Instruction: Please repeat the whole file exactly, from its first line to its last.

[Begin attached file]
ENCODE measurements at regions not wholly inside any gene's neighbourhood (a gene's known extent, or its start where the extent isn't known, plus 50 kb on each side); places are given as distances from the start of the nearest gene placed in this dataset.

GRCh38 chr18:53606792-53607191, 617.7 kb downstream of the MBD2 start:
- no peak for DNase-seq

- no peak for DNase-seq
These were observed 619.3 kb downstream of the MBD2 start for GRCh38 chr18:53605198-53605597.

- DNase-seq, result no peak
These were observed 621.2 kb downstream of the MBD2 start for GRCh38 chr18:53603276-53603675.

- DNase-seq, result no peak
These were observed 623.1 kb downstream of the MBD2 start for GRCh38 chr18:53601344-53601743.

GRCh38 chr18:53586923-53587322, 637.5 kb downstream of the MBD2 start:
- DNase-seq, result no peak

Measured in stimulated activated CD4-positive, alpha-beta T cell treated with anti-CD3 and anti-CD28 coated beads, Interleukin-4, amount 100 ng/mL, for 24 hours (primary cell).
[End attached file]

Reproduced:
ENCODE measurements at regions not wholly inside any gene's neighbourhood (a gene's known extent, or its start where the extent isn't known, plus 50 kb on each side); places are given as distances from the start of the nearest gene placed in this dataset.

GRCh38 chr18:53606792-53607191, 617.7 kb downstream of the MBD2 start:
- no peak for DNase-seq

- no peak for DNase-seq
These were observed 619.3 kb downstream of the MBD2 start for GRCh38 chr18:53605198-53605597.

- DNase-seq, result no peak
These were observed 621.2 kb downstream of the MBD2 start for GRCh38 chr18:53603276-53603675.

- DNase-seq, result no peak
These were observed 623.1 kb downstream of the MBD2 start for GRCh38 chr18:53601344-53601743.

GRCh38 chr18:53586923-53587322, 637.5 kb downstream of the MBD2 start:
- DNase-seq, result no peak

Measured in stimulated activated CD4-positive, alpha-beta T cell treated with anti-CD3 and anti-CD28 coated beads, Interleukin-4, amount 100 ng/mL, for 24 hours (primary cell).